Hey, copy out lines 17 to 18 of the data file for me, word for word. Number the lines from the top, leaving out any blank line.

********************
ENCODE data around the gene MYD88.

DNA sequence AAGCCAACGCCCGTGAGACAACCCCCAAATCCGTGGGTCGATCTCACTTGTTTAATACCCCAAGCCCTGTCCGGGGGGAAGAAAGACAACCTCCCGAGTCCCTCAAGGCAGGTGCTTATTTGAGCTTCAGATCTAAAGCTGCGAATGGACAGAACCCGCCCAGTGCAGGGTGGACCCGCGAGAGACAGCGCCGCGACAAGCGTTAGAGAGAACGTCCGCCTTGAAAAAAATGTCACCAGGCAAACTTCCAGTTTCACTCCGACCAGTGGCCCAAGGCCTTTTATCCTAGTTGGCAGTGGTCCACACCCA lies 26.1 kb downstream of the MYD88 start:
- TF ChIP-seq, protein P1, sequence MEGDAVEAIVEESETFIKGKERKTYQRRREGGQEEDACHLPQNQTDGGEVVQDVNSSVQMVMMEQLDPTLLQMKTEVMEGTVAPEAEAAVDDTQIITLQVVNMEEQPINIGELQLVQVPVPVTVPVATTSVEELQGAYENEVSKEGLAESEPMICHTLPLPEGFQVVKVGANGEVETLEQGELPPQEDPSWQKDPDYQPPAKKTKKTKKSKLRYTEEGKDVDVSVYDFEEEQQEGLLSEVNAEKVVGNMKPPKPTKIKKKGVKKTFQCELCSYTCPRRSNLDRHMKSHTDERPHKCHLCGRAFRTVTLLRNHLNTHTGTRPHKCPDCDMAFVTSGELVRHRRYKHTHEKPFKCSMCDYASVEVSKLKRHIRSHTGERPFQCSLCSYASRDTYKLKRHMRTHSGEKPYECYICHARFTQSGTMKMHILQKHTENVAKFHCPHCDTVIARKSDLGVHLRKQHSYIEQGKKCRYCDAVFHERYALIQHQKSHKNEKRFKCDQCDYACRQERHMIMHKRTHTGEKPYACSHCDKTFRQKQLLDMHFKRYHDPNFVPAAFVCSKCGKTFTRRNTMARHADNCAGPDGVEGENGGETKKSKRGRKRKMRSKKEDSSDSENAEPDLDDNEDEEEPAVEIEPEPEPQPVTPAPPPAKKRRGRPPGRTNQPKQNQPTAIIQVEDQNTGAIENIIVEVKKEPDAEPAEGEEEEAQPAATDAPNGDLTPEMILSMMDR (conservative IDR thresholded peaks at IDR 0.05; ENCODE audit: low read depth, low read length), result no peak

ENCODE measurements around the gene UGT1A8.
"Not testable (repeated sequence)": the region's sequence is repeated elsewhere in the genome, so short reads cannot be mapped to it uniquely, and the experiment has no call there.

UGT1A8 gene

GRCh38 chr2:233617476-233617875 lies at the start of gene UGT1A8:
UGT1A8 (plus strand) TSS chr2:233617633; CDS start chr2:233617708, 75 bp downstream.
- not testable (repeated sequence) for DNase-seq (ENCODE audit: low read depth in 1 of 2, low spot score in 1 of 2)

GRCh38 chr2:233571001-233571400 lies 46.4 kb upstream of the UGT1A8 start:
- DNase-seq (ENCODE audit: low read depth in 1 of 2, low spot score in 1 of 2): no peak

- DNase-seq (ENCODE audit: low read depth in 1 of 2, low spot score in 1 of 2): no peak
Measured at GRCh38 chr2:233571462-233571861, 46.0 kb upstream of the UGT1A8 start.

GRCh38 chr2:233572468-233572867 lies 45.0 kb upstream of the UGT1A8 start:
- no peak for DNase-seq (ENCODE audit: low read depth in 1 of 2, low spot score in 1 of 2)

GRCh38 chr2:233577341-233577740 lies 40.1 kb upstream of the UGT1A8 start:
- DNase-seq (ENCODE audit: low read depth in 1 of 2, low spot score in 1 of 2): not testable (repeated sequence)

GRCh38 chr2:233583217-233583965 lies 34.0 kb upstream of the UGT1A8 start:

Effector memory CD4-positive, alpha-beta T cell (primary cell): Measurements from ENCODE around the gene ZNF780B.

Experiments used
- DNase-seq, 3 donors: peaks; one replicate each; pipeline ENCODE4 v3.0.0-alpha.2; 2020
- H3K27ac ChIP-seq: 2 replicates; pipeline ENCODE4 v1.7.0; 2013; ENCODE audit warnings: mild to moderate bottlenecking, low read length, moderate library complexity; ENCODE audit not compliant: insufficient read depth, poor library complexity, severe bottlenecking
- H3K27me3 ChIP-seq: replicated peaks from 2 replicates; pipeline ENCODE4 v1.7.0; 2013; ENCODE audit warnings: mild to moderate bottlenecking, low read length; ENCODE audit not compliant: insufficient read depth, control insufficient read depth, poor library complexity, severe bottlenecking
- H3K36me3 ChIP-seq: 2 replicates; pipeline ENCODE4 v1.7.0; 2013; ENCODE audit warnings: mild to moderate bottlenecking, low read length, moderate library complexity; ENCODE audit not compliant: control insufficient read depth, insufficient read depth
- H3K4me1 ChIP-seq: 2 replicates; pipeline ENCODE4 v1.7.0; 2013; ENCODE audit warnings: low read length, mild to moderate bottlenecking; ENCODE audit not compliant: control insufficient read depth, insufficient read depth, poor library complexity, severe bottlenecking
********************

- DNase-seq (ENCODE audit: low read depth in 1 of 2, low spot score in 1 of 2): not testable (repeated sequence)

GRCh38 chr2:233583217-233583965 lies 34.0 kb upstream of the UGT1A8 start: